Thursday, 4 June 2020

“I love my country but it wears a uniform”

This morning as I was driving to the post office for my job, as I do each week since the shutdown began, a song came on my Pandora mix that always delights me, “Labour of Love” by Frente. Their 1992 album, “Marvin the album” was always a go-to for me then, and well, even now. Sometimes you hear a song differently than you used to. Sometimes it is a lyric or a hook, or something just hits you anew and when the song finished another from the same album popped into my head. I kept humming it and singing the lyrics I could remember, but I didn’t even know the track’s name and I wanted to fill in the missing pieces so I could at least sing it to myself.
So I got back home after visiting the office and asked my Alexa device to play the album after a glance at the track list gave me no clues for the song I was thinking of. And then the track began to play…

I love my country
but it wears a uniform
it speaks with foreign guns
in the background you can almost hear
the sound of intervention
and I don’t know when liberty fell
but we rang every mission bell
we rang them loud and clearly
to a world that wouldn’t listen

I don’t want to die
I’m as innocent as anybody
I don’t even know how to spell
revolutionary
Jesus in the sky
the bullets in the guns
you don’t even know what we
mean by repression

blood is the colour of the sunset
you walked into the darkness
I did not hear your last breath
there will not be an inquest
this is not human interest
we danced the dirt with
surrender for our drumbeat
we danced for the balance sheet
died for the kind of lasting peace
that pleases the world policeman

and fatherland raped motherhood
and told her it was for the global good
and now we ring the mission bell
to warn their children
and I don’t want to die
I’m as innocent as anybody
I don’t even know how to spell
revolutionary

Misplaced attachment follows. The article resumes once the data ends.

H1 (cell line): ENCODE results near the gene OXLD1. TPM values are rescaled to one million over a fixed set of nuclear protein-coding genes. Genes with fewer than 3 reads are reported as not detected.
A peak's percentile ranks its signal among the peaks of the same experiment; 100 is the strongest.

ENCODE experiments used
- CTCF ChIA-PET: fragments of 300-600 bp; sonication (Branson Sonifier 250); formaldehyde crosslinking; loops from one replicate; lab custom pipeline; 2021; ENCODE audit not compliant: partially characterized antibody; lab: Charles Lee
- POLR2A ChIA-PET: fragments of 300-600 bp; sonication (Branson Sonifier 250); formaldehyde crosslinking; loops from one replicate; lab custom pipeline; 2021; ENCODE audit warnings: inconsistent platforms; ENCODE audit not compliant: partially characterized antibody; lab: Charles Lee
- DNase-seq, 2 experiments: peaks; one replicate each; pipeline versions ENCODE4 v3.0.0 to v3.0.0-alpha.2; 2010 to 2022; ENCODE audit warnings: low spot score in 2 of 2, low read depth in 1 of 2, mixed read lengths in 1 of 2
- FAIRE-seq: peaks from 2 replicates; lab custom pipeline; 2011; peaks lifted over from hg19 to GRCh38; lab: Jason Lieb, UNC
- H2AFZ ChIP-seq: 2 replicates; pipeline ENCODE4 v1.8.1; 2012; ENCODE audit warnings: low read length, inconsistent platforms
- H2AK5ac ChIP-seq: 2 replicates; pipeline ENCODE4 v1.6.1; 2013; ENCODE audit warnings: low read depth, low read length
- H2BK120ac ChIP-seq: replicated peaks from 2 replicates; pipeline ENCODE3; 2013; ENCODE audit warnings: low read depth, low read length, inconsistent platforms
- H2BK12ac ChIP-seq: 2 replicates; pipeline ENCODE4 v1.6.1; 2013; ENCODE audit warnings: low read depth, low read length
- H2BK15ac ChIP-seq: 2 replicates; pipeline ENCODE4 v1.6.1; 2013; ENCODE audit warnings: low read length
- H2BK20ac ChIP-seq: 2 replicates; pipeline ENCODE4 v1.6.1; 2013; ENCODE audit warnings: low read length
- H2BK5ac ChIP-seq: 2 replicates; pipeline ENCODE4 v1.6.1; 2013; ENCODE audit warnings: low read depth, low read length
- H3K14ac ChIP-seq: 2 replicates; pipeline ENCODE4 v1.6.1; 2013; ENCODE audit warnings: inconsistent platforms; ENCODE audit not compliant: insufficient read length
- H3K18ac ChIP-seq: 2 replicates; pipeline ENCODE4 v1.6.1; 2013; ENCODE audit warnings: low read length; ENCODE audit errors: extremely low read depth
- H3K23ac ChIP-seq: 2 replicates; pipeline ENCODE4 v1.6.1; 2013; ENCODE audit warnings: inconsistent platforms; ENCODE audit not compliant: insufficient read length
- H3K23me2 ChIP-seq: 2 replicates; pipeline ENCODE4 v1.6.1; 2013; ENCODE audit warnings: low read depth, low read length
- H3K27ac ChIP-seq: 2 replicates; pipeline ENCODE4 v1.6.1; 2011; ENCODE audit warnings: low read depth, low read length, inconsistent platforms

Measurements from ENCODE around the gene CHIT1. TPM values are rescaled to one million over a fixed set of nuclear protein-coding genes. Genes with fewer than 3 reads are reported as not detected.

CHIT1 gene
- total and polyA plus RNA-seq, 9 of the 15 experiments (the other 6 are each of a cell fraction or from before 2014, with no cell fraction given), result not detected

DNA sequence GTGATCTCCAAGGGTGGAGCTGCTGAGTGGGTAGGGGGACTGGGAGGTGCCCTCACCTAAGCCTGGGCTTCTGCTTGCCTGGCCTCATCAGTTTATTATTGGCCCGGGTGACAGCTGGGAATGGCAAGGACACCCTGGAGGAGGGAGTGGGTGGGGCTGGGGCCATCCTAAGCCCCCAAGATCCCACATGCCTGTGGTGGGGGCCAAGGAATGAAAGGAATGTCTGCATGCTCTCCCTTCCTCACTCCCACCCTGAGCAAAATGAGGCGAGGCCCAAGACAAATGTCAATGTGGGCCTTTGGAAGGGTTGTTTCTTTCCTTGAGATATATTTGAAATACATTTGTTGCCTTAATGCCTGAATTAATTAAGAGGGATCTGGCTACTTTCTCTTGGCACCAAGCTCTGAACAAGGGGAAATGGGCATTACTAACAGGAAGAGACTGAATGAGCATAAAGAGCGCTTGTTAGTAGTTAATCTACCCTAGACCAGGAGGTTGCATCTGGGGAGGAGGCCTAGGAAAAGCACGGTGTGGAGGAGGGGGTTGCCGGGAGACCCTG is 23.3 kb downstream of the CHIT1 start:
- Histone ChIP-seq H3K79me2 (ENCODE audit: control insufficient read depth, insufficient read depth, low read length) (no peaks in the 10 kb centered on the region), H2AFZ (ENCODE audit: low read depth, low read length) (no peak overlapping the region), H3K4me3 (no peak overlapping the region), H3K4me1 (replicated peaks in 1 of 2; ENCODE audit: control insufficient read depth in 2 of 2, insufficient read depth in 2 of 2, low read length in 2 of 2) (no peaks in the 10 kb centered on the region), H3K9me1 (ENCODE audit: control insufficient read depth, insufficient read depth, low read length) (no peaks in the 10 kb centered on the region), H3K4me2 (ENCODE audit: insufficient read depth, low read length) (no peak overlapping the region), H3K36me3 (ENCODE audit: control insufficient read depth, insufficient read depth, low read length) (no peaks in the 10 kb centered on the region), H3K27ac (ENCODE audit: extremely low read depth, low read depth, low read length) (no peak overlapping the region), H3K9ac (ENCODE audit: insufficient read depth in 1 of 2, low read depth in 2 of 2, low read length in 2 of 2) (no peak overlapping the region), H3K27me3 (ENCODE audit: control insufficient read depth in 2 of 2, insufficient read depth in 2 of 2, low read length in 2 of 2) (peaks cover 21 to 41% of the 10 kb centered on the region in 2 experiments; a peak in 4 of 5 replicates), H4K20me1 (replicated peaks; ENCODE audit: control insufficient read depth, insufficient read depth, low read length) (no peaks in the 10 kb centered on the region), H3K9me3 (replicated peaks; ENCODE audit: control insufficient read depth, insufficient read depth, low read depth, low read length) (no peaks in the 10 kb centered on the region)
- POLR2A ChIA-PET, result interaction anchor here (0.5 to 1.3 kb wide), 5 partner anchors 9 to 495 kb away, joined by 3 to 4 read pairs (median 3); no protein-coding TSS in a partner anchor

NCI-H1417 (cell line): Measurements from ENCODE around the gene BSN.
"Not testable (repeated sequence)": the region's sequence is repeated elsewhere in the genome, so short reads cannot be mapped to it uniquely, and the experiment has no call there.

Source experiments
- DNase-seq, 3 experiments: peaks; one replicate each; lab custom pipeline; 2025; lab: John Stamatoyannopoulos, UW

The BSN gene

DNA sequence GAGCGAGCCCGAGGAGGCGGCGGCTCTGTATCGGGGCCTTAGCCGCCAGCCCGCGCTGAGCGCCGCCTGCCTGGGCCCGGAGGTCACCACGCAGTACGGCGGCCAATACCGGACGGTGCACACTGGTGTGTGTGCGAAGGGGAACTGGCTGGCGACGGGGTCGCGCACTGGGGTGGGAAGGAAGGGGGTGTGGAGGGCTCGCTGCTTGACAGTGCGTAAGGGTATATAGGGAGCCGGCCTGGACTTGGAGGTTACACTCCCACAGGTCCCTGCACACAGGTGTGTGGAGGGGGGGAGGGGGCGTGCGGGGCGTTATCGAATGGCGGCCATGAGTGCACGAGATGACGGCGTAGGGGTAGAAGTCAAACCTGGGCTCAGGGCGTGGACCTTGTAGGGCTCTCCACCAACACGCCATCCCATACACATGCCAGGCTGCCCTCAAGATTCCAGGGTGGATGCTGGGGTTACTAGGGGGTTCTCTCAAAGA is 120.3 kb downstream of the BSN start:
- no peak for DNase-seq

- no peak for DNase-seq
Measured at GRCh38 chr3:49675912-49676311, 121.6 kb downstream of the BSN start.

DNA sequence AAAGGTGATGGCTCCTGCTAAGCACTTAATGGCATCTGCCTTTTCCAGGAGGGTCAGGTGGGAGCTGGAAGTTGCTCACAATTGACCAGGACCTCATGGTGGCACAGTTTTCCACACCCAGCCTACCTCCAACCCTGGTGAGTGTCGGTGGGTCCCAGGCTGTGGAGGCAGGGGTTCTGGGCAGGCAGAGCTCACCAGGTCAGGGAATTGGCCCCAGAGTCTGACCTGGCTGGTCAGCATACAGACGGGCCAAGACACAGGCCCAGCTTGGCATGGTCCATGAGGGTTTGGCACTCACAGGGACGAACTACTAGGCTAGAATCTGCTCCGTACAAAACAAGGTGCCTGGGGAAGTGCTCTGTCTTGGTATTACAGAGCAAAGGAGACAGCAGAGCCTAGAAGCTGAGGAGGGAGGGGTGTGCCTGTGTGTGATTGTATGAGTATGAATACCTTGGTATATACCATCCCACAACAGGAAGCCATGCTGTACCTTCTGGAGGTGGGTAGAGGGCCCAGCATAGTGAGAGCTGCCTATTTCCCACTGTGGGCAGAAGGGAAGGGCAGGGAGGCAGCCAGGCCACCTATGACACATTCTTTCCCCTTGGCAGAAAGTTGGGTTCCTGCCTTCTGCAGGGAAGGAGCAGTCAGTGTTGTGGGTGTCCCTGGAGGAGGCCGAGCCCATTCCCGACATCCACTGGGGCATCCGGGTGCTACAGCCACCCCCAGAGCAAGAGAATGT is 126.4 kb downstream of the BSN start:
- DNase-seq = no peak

Jesus in the sky
the bullets in the guns
you don’t even know what we
mean by repression

blood is the colour of the sunset
you walked into the darkness
I did not hear your last breath
there will not be an inquest
this is not human interest

This song, “Cuscutlan” despite it being old, it’s lyrics are still quite relevant. Cuscutlan is what El Salvador was called before it was conquered and the song is about that takeover and what’s happened in El Salavador (Frente are Australian). You can hear the song (with lyrics) here: https://www.youtube.com/watch?v=hl1uIcZfcIY

The line, “I love my country but it wears a uniform” was on repeat in my head this morning when it first came to mind. It brought the image I saw yesterday on Twitter of how the American Police uniform had changed since the 1960’s. Not just the uniform, but the equipment and protective devices/armor/etc they use now as well. It’s to the extent that it’s difficult to tell what is riot gear and what is regular police gear. It is frightening!

I’m not sure I have a huge point to this post. The truth is that white people created all of the problems in this world. Don’t agree? YOU ARE WRONG! Sit with that for a good long time. Being wrong is awesome as it is a chance to learn and grow as a person, thus making you better than you were before you realized you were wrong. Woo!

I’ve been an activist/protestor/demonstrator off and on for thirty years. First with the Gulf War and then animal and environmental demonstrations. I was fully aware and exposed to racism (not directed at me) from the age of 5 when we moved into the duplex where I grew up. I saw the violence first hand that the police dealt to Black people in our neighborhood. I couldn’t understand of course, but I saw horrific and brutal violence and luckily my parents were pretty good about explaining some things back then.